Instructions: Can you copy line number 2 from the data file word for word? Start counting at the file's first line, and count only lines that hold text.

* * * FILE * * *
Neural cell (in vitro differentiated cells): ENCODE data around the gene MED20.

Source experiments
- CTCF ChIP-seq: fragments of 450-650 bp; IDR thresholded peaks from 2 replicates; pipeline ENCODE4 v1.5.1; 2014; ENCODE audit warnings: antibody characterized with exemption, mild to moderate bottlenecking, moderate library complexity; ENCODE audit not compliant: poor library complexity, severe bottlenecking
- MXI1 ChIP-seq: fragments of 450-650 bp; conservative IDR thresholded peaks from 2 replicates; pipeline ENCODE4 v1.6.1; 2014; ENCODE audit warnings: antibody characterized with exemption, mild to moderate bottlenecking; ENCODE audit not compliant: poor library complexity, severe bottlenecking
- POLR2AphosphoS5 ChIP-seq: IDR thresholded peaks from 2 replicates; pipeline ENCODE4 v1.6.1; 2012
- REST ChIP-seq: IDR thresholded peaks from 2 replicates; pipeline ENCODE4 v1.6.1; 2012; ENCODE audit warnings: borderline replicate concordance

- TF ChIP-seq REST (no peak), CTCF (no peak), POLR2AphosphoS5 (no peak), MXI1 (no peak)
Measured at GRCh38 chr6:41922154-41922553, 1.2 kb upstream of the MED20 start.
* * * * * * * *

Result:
Source experiments